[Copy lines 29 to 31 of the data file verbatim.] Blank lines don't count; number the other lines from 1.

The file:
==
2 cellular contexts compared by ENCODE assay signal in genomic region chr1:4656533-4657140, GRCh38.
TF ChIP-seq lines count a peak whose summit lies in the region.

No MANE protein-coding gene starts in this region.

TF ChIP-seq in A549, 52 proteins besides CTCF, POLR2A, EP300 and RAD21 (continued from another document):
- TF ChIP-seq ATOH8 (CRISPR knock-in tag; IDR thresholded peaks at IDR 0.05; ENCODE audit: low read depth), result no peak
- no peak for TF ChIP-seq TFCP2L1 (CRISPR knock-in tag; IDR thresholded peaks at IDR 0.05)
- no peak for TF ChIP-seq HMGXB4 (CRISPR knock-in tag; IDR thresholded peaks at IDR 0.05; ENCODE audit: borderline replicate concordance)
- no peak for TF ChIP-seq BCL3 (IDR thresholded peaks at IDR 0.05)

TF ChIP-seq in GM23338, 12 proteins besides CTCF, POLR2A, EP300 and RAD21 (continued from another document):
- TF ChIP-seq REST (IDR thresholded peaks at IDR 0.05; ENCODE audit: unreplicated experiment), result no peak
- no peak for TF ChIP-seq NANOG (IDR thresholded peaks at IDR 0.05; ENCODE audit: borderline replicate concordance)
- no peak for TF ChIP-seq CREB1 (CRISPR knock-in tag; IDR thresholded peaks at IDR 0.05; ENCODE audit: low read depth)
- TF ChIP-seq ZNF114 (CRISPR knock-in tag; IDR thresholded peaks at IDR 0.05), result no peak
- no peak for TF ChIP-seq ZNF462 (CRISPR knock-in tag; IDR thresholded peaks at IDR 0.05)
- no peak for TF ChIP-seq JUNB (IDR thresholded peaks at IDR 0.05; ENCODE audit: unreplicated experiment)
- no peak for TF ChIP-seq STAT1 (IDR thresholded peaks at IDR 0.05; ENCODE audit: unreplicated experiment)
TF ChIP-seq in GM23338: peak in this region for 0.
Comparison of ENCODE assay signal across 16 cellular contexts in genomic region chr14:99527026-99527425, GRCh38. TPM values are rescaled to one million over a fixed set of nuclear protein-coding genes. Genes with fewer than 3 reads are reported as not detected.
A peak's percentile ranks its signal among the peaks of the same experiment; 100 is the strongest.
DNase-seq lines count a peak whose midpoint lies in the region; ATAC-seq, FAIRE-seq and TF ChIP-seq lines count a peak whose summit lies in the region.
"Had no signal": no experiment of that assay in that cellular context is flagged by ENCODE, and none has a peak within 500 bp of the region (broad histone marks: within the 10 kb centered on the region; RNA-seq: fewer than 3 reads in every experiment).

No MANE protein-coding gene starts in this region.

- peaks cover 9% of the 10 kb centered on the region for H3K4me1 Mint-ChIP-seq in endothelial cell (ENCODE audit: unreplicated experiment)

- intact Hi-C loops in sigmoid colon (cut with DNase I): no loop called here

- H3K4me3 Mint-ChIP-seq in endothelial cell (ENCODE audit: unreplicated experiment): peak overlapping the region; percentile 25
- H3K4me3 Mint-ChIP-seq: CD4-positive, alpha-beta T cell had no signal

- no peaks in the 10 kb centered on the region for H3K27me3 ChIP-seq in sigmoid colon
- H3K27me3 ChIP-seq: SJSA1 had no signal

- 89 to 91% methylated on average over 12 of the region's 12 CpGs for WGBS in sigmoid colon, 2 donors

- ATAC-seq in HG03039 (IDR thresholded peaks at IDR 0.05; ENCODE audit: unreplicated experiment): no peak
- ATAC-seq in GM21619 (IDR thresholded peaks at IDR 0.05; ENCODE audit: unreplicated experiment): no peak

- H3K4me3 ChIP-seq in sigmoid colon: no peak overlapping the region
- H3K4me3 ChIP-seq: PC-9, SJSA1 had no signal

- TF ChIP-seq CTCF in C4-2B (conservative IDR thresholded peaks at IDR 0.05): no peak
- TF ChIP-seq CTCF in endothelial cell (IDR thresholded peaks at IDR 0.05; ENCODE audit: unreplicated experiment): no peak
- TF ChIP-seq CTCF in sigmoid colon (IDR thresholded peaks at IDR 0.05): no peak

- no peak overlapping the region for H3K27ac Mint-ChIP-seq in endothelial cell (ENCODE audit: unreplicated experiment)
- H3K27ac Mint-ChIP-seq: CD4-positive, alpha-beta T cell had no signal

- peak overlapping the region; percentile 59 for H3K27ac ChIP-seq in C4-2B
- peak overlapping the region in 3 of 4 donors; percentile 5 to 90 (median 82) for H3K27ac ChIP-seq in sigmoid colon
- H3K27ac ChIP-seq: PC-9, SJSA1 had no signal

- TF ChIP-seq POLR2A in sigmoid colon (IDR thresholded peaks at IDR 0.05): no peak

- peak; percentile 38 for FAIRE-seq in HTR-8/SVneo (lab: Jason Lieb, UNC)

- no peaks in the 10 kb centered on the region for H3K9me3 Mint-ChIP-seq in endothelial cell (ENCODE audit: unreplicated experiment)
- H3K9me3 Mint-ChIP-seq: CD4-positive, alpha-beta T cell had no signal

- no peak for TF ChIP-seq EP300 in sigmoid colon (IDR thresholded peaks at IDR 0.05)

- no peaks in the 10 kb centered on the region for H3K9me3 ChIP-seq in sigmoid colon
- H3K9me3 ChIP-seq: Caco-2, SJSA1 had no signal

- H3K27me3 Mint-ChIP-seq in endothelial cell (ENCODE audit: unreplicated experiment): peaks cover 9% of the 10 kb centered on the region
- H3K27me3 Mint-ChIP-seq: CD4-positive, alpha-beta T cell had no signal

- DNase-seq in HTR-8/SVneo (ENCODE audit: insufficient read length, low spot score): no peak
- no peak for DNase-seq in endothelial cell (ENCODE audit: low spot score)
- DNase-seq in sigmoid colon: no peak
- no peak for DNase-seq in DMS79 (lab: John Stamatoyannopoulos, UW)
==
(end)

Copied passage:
- 89 to 91% methylated on average over 12 of the region's 12 CpGs for WGBS in sigmoid colon, 2 donors

- ATAC-seq in HG03039 (IDR thresholded peaks at IDR 0.05; ENCODE audit: unreplicated experiment): no peak
- ATAC-seq in GM21619 (IDR thresholded peaks at IDR 0.05; ENCODE audit: unreplicated experiment): no peak